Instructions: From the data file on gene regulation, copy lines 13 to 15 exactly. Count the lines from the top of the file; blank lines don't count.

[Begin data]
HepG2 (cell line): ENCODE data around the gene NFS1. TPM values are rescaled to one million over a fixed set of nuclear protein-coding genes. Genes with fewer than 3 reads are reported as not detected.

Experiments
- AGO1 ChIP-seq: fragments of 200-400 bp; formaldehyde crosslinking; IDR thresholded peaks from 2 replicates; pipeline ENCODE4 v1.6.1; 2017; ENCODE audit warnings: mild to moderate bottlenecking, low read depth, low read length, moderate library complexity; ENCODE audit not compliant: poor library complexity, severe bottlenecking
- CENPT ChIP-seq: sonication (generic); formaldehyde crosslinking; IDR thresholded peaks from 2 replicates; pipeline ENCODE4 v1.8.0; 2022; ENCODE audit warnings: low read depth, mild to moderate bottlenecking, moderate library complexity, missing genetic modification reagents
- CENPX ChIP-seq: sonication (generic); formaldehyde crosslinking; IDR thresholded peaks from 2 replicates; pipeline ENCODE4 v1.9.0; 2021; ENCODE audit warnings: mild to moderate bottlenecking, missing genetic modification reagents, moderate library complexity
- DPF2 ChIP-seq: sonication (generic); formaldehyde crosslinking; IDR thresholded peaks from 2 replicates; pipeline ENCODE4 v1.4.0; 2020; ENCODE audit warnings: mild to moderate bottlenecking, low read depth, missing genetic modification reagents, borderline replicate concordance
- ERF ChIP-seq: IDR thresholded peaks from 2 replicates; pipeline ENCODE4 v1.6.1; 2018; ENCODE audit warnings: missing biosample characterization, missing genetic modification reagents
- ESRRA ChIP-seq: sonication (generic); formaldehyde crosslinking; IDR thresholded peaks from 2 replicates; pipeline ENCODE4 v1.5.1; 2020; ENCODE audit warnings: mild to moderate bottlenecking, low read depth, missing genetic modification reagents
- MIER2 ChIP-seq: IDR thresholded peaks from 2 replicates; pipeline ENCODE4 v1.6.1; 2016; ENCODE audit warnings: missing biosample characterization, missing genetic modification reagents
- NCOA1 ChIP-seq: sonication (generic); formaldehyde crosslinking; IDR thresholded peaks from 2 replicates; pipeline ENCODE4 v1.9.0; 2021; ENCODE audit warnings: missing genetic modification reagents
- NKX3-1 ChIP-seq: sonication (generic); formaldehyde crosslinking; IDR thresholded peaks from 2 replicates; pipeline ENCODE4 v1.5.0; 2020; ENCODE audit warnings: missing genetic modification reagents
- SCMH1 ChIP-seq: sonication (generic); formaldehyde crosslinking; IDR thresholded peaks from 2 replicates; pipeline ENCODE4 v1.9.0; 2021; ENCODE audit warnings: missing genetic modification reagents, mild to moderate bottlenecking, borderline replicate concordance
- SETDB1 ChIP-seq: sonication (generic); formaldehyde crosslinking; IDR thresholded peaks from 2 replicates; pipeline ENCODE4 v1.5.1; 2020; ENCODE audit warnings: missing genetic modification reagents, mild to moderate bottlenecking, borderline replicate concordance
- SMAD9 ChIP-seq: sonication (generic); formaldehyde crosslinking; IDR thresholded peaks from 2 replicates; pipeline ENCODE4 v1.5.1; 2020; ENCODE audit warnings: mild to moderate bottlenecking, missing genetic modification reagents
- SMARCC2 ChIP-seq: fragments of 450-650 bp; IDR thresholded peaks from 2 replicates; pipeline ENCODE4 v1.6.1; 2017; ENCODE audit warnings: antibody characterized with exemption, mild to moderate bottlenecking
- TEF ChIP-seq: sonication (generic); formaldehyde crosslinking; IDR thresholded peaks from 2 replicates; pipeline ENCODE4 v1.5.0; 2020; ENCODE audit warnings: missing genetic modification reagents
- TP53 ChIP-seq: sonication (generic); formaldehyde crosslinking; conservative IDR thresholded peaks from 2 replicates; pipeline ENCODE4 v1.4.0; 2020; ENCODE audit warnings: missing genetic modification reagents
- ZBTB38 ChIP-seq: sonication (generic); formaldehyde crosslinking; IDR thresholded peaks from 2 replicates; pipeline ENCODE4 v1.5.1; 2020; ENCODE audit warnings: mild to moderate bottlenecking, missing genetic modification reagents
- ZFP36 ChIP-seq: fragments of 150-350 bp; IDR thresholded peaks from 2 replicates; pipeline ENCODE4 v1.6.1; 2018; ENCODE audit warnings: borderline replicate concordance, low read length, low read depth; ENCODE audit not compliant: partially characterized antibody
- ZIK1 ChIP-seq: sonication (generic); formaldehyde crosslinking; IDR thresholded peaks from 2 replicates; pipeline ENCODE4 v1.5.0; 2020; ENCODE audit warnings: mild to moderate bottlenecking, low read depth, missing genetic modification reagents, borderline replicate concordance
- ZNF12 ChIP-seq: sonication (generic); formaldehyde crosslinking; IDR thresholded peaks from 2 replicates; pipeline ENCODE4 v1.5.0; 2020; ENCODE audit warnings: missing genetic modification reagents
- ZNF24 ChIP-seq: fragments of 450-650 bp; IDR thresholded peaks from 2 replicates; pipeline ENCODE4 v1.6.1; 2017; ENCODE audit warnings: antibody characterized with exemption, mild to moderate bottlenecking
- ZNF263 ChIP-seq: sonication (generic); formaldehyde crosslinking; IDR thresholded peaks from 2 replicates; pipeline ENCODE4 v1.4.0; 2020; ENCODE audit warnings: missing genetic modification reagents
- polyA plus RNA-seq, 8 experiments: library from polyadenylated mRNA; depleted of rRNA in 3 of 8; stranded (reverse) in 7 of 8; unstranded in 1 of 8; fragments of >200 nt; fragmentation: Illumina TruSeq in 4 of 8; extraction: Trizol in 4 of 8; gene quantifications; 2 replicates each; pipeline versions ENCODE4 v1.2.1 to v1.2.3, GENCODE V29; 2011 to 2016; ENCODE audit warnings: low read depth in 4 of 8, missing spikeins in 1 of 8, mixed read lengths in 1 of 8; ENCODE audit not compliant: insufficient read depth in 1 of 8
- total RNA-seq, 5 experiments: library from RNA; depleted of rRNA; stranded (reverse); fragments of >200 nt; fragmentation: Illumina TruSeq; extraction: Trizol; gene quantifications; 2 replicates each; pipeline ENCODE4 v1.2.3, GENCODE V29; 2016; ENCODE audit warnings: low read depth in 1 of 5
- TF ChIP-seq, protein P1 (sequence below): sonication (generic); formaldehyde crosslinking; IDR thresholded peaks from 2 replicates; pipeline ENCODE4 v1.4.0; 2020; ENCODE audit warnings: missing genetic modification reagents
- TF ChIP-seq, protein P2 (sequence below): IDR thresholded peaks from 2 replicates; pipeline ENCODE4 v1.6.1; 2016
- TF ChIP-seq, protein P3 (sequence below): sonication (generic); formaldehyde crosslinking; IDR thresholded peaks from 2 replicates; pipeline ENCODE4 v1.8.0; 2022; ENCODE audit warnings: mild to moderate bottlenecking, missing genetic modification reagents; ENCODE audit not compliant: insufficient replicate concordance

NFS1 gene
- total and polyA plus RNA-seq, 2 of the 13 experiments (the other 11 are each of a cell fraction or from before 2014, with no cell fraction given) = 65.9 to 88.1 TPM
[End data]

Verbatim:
- SETDB1 ChIP-seq: sonication (generic); formaldehyde crosslinking; IDR thresholded peaks from 2 replicates; pipeline ENCODE4 v1.5.1; 2020; ENCODE audit warnings: missing genetic modification reagents, mild to moderate bottlenecking, borderline replicate concordance
- SMAD9 ChIP-seq: sonication (generic); formaldehyde crosslinking; IDR thresholded peaks from 2 replicates; pipeline ENCODE4 v1.5.1; 2020; ENCODE audit warnings: mild to moderate bottlenecking, missing genetic modification reagents
- SMARCC2 ChIP-seq: fragments of 450-650 bp; IDR thresholded peaks from 2 replicates; pipeline ENCODE4 v1.6.1; 2017; ENCODE audit warnings: antibody characterized with exemption, mild to moderate bottlenecking